Just 700 million years after the Big Bang, when the universe was still in its infancy, we are already seeing supermassive black holes weighing 1 billion suns. How could they grow so fast? A team of astronomers is using computer simulations to see what the formation of these dark monsters might have looked like.
How to make a supermassive black hole
If you want to create a billion-solar-mass black hole from scratch, to borrow a phrase, you have to start with a star — or maybe just the gas that stars are made of.
While the first stars in the universe could have created the first black holes, these would have been relatively small on a supermassive scale, with masses of only around 100 suns. Perhaps the first stars clustered together, and when stars formed black holes, those black holes merged and then merged again. Even then, such black hole “seeds” would have been only 1,000, maybe 10,000 solar masses. These black holes should have grown very quickly to become supermassive in such a short time.
But there is another way: Some astronomers have put forward the idea that in the small, early universe, when gas was dense and pristine, gas clouds could collapse directly into more massive black holes.
The calculations for such massive implosions are tricky, however. What keeps the pieces of the gas cloud from cooling and collapsing under their own weight, as star-forming clouds usually do in the modern universe?
Some astronomers have suggested that ultraviolet emission from nearby infant stars may have heated the gas, keeping it too hot to fragment. Others have argued that such specific requirements would make the process too rare to explain the number of supermassive black holes we have already found in the young universe.
To stay together
Today, Muhammed Latif (UAE University), Daniel Whalen (University of Portsmouth, UK and University of Vienna) and their colleagues report in Nature that massive black holes can form without these special conditions.
The discovery is based on computer simulations, which reconstruct the conditions of the infant universe, when it was less than 100 million years old. Simulations are necessary because this era of the first stars is beyond the reach of our current telescopes.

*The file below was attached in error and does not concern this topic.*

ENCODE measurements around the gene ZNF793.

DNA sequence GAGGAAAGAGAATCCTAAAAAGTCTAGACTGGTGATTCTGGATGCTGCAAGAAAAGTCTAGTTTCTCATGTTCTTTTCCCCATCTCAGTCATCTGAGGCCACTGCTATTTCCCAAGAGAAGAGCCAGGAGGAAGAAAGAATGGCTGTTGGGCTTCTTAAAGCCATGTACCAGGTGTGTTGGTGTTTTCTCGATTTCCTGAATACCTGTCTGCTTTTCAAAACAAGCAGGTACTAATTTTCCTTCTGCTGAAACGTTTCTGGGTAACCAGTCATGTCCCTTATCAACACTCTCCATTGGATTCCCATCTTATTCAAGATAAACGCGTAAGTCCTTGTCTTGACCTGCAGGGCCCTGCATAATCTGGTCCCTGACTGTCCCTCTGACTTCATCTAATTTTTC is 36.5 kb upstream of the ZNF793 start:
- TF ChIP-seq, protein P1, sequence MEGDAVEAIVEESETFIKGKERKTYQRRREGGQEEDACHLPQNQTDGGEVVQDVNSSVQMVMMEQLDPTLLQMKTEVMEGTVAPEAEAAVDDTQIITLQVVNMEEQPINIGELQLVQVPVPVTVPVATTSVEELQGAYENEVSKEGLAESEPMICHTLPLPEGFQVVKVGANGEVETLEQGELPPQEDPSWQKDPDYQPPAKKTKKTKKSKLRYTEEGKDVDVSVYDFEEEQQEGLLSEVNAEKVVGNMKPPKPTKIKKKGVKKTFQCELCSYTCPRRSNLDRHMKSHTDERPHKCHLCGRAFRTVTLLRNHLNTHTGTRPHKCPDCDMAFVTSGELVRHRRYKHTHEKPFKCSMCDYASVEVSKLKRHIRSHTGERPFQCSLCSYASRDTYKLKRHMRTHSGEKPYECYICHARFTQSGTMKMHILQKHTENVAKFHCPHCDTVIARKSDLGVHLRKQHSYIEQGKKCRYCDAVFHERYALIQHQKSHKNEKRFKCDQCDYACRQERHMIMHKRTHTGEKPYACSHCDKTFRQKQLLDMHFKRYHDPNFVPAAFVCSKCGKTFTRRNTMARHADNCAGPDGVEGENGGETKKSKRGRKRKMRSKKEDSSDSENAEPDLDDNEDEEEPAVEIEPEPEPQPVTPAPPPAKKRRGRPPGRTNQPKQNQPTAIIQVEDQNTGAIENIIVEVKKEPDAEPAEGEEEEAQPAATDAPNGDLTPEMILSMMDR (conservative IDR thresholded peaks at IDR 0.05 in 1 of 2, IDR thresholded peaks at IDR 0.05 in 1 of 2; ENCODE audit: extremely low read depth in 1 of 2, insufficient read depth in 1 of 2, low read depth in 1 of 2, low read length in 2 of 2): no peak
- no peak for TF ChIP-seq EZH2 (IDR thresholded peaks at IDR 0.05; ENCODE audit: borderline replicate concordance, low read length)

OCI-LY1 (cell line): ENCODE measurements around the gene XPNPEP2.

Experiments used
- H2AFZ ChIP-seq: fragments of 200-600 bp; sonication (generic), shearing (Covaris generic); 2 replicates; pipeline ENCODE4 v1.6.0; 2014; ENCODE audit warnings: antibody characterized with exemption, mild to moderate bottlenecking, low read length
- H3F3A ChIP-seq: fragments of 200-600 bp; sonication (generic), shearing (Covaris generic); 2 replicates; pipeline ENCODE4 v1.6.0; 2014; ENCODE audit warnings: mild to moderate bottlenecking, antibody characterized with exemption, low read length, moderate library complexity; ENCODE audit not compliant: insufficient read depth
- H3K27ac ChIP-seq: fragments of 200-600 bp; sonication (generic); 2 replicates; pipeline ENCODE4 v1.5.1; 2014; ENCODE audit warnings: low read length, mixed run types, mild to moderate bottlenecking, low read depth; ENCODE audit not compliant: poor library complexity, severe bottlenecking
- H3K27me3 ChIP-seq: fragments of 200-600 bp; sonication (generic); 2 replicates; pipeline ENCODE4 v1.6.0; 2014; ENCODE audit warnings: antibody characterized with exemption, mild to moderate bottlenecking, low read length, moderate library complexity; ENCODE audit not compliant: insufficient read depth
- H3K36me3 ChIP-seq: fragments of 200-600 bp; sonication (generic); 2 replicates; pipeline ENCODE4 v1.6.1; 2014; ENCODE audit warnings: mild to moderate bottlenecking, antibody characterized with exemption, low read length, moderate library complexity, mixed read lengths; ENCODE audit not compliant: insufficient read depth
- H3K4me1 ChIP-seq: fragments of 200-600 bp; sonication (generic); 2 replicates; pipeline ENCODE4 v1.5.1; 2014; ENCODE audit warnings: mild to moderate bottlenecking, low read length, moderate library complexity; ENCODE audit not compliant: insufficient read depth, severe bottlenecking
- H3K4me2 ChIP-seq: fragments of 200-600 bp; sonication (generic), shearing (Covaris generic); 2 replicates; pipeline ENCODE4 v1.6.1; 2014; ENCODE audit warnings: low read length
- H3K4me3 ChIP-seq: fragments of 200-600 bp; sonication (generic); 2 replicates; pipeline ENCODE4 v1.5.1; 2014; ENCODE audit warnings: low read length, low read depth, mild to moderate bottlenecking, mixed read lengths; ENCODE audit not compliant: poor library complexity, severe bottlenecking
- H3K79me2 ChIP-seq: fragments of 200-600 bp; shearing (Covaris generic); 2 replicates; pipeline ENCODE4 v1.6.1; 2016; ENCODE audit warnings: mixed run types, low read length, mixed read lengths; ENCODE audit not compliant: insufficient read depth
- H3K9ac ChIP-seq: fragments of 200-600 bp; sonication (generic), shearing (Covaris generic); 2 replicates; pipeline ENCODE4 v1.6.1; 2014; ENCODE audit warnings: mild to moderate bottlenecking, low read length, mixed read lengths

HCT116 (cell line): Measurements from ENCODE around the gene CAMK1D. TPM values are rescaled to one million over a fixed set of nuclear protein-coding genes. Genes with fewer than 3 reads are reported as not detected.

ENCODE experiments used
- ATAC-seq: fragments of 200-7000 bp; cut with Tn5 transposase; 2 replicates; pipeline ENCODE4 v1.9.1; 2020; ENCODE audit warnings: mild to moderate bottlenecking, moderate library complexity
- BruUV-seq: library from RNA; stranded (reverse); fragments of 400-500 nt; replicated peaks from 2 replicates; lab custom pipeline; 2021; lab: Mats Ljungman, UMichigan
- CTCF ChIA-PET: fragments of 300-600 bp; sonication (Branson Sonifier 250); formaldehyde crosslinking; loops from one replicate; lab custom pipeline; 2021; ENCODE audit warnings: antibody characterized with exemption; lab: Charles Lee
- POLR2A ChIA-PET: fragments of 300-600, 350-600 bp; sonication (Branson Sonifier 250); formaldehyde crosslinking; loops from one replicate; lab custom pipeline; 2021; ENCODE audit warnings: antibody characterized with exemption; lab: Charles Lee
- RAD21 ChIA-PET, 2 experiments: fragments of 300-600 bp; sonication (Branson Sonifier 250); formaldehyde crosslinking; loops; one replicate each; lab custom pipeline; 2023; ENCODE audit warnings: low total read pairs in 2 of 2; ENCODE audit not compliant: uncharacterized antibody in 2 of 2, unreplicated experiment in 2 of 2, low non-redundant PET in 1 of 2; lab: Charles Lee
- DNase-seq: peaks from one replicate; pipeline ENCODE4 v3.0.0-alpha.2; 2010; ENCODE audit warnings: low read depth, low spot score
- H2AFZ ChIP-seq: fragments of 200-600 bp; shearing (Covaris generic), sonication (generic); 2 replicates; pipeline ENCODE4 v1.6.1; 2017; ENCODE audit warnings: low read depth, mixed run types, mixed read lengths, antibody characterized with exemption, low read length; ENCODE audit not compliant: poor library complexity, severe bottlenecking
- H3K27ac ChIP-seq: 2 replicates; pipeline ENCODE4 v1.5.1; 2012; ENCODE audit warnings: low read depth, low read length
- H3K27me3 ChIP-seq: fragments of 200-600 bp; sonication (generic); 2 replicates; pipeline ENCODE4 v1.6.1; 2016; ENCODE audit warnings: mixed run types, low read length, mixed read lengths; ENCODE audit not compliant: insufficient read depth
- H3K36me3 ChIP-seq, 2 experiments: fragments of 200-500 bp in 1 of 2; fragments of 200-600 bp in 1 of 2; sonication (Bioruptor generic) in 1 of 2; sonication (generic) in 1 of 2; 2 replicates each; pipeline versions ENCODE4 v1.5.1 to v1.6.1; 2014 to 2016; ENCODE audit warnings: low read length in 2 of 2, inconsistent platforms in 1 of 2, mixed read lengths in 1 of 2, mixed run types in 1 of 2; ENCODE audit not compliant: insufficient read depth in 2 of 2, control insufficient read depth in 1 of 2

The simulation tracked the growth of a small sea of foaming material fed by four torrents of incoming gas. While such nodes would have been common in the web of material filling the universe, Whalen says such flows were unusual because they carried so much gas. Latif adds that the rivers of gas were not only dense but fast; rushing at speeds of 50 km/s (over 100,000 mph), they carried between 1 and 10 suns of material per year.
The sea in the center of these streams of matter developed, and in the sea a tuft took shape, then another. The turbulence of the incoming gas streams prevented the massive clusters from immediately collapsing into stars; instead, the clumps continued to grow. At the end of the simulation – 1.4 million years later – they contained tens of thousands of solar masses.
Eventually, these clumps compress into what researchers call supermassive stars; tracking their evolution requires another type of computer simulation, which takes into account stellar physics. Stellar monstrosities don’t last long in this simulation, just 1 million years, before collapsing again into black holes of 30,000 and 40,000 solar masses, respectively.
Such massive seeds could easily collect more gas and become the dark behemoths seen by astronomers. Even though the type of confluence explored in this study is rare, Latif, Whalen and colleagues believe it would occur often enough to explain the observations.
“The novel cold flux-filled environment that is being explored numerically in this study is very exciting,” says Priya Natarajan (Yale), “because it appears to provide a natural pathway for the formation of massive black hole seeds.”
But that’s not the only scenario that leads to a direct meltdown, she warns. Natarajan, who was not involved in the current study, explored a different scenario in 2014, finding that a dense star cluster could similarly allow direct collapse. “The result is that there are multiple pathways to rapidly magnify and create massive seeds of black holes in situ and early in the universe.”
Upcoming observations from the James Webb Space Telescope, she adds, will help distinguish between different black hole seed scenarios. Webb won’t be able to detect supermassive stars, even if they’re millions of times brighter than the Sun, but it’s possible he could detect the seeds of black holes that continue to grow when the universe is less than 200 million years.